In the case of shade trees, those that have many dead or dying limbs or mostly bare branches may or may not survive. A few green, yellow or red leaves may remain for a while as the tree slowly dies, or it may recover when rains return.

It’s important to note that not all trees may be stressed from the drought alone. Some trees may also be suffering from insect infestations, disease or other forest health problems. If you’re unsure or have any questions, visit the Texas Forest Service web site or check with a certified arborist, forester or tree care professional.

Deciding whether to remove a questionable tree can be a tough decision for both property owners and professional tree care experts. Removal should be considered if a severely drought-stressed or fire-damaged tree is close to a house or other structure on which it might fall. If it is away from such areas, it may be more feasible to wait and see if the tree makes a comeback.



Resources

View examples of trees in each of the three categories on the Texas Forest Service facebook page: http://on.fb.me/rB5946.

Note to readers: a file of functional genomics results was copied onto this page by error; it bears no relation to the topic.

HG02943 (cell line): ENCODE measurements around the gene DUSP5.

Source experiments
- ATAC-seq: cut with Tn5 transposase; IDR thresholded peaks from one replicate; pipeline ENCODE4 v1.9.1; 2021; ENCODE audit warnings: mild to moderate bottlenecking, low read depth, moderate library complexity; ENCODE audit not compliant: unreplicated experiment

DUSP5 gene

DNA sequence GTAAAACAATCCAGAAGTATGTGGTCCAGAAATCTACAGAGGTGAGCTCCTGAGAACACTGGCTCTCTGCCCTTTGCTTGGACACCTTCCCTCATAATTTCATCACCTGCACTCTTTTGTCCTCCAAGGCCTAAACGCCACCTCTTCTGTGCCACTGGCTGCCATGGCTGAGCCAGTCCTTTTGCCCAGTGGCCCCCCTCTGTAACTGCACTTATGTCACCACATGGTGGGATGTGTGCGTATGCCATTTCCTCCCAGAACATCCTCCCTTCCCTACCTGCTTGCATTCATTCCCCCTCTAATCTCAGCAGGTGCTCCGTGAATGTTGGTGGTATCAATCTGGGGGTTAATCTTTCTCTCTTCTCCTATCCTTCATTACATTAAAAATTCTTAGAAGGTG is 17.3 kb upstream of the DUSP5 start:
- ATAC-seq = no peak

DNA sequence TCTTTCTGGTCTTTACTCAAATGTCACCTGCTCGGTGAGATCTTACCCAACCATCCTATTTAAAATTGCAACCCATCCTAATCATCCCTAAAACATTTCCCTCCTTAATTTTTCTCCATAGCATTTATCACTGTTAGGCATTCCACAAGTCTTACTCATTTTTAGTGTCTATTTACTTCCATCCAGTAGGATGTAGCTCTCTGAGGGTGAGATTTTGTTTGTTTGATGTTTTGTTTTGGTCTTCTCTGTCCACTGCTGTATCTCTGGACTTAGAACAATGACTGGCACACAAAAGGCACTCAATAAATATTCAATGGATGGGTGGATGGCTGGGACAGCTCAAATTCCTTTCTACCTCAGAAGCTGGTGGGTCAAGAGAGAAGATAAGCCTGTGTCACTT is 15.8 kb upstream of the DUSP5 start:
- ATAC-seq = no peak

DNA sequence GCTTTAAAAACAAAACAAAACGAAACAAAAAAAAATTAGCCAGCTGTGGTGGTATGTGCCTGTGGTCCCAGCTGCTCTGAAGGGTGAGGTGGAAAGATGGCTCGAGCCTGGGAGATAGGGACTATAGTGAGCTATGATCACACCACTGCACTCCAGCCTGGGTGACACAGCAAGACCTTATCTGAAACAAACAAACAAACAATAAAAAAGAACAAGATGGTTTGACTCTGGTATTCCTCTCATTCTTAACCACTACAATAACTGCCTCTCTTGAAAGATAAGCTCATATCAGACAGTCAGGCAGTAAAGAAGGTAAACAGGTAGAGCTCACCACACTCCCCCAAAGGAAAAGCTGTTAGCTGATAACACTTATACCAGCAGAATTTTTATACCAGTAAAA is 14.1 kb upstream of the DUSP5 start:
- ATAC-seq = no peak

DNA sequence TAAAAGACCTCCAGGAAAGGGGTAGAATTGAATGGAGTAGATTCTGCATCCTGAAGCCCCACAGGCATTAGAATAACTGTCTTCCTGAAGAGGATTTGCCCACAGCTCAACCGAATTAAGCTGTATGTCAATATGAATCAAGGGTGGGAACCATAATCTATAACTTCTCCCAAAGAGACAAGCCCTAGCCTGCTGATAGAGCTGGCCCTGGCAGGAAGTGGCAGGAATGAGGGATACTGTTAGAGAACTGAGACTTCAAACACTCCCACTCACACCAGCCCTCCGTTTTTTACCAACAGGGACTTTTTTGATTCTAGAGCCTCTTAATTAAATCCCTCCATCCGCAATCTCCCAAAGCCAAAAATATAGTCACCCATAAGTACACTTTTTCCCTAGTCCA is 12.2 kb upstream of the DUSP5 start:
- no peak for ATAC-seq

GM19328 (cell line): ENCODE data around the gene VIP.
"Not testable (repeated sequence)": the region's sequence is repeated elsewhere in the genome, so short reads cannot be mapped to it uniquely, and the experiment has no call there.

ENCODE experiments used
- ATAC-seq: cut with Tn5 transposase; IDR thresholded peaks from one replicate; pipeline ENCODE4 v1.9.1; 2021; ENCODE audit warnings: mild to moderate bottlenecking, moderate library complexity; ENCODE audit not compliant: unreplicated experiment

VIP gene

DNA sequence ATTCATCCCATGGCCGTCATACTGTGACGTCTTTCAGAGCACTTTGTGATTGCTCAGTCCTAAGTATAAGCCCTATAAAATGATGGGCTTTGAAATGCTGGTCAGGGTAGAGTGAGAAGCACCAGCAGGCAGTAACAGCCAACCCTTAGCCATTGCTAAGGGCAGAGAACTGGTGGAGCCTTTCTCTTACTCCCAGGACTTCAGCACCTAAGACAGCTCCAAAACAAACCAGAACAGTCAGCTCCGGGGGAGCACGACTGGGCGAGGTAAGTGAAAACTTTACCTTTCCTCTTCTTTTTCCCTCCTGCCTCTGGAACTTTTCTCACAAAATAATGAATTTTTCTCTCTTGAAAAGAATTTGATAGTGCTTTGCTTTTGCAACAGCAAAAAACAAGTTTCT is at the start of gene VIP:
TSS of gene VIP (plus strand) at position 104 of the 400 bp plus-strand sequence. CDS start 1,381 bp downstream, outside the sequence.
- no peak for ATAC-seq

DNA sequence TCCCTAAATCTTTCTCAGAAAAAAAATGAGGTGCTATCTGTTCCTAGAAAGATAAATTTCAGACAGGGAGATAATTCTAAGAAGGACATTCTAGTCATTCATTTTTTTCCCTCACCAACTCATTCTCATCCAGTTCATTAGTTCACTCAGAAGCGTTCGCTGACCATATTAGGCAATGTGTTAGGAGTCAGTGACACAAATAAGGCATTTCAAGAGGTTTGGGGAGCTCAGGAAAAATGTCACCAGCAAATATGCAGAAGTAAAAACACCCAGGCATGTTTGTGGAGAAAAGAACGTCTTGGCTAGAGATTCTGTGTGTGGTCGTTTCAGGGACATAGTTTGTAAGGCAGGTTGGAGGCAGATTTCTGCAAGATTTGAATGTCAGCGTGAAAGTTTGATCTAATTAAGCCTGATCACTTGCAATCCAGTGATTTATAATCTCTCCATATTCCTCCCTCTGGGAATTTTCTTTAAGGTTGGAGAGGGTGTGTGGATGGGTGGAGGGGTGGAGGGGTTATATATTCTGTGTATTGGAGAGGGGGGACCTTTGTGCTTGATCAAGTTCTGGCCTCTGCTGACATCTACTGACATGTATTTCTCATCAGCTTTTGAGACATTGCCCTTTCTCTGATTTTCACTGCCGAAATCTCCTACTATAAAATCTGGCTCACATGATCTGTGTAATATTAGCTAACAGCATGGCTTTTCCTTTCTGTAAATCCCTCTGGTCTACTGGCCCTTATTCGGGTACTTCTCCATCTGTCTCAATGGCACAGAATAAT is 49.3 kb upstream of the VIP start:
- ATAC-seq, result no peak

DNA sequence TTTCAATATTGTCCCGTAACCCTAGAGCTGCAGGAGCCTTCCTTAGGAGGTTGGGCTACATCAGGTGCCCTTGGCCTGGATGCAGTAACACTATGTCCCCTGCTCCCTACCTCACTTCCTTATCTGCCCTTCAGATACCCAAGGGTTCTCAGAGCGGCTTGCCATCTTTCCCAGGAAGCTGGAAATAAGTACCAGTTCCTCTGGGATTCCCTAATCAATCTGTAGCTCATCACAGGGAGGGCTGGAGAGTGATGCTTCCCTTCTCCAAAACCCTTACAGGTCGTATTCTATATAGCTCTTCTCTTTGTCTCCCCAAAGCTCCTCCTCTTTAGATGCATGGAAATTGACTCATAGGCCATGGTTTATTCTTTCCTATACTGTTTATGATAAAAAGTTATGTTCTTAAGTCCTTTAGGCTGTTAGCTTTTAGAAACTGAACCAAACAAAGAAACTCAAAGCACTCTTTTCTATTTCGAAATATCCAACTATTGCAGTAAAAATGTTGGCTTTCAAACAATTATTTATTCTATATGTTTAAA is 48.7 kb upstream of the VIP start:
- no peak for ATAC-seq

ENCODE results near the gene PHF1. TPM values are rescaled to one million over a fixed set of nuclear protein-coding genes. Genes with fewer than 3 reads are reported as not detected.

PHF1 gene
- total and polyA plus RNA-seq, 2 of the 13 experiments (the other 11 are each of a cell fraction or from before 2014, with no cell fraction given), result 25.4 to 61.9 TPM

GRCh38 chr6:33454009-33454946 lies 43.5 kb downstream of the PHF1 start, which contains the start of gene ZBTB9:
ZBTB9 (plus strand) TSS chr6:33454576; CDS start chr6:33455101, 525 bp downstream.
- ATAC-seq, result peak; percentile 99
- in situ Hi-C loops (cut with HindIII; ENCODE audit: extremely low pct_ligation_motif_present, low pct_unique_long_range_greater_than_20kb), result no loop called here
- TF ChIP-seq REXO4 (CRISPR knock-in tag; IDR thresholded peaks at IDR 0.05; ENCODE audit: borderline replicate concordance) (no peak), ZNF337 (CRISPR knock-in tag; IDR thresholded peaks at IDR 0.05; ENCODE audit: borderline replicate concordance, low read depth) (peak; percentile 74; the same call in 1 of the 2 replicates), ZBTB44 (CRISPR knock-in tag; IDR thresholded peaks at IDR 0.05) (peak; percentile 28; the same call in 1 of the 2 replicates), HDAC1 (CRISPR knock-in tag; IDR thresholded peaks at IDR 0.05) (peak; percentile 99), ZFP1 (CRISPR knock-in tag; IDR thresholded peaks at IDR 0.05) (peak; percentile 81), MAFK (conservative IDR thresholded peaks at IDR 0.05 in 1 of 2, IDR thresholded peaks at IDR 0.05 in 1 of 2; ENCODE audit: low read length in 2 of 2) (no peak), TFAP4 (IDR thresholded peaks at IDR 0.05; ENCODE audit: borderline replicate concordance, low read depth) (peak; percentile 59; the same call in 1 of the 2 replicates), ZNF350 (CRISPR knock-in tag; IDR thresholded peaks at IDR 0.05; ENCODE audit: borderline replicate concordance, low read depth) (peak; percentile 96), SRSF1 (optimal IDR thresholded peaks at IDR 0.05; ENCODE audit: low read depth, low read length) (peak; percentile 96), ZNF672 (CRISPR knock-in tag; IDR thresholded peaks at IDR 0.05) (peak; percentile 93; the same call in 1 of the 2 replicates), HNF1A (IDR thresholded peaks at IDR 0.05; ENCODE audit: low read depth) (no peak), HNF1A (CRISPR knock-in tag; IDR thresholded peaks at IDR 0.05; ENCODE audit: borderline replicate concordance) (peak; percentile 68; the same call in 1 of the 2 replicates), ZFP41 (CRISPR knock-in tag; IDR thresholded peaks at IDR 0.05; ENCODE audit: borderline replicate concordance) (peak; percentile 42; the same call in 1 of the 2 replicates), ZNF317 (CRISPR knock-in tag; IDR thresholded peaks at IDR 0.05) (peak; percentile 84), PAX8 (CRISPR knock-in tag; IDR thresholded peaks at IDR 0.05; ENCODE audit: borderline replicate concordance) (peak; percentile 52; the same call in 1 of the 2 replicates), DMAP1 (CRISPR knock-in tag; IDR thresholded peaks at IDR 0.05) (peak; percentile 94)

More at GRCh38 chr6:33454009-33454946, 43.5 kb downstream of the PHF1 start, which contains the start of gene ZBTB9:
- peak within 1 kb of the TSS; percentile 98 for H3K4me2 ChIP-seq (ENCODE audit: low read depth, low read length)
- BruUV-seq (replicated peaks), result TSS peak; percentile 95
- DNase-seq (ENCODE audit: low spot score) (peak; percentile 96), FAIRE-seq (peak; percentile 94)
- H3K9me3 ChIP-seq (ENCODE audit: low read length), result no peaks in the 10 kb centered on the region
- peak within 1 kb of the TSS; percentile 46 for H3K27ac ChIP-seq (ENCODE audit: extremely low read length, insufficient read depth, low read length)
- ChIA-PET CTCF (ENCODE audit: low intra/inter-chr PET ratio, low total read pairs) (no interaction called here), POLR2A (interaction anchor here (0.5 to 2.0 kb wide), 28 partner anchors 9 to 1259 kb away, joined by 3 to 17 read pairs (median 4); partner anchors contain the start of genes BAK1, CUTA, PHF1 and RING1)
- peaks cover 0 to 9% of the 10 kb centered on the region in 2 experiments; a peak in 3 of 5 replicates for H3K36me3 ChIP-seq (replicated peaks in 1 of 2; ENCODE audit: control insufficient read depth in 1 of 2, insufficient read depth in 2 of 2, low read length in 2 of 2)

Not sure what kind of tree you’ve got? Check out Texas Forest Service Tree ID: http://texastreeid.tamu.edu
Need more help?

Visit the Texas Forest Service web site: http://texasforestservice.tamu.edu
Download the Texas Forest Service Professional Management Services Referral List: http://tfsweb.tamu.edu/uploadedfiles/frd/referral.pdf
Go to the International Society of Arboriculture Texas Chapter Certified Arborist List: http://isatexas.com/Consumers/Find_a_Local_Arborist.htm
 
« Previous Blog Entry (November 28, 2011)
 


Your Opinions and Comments

Be the first to comment on this story!

You must be logged in to post comments:



Other Consumer Updates

Caraway Ford
Pat Brown Realtors, Inc. home
Thinkport-Exede Right-side w/link, home page group
Floresville EDC
John D. Foster home
HEB -Manufacturing Right-side w/link, home page group
Sherwood Surveying
Pursch Motors
WCN border security forum video 2014
C&T Paving Right-side w/link, home page group
Abrego Lake
WCN
DDS Dentures & Dental Services Right-side banner
Hoelschers home
Corner Store Right-side w/link, home page group
Southern Electric & Lighting right
Stockdale FFA Right-side w/link, home page group
Drama KidsHeavenly Touch homeAllstate & McBride RealtyBlue Moon Karaoke & DJVoncille Bielefeld homeSacred Heart SchoolEast Central Driving SchoolChester WilsonTriple R DC ExpertsWilson's Auto Chooser

  Copyright © 2007-2015 Wilson County News. All rights reserved. Web development by Drewa Designs.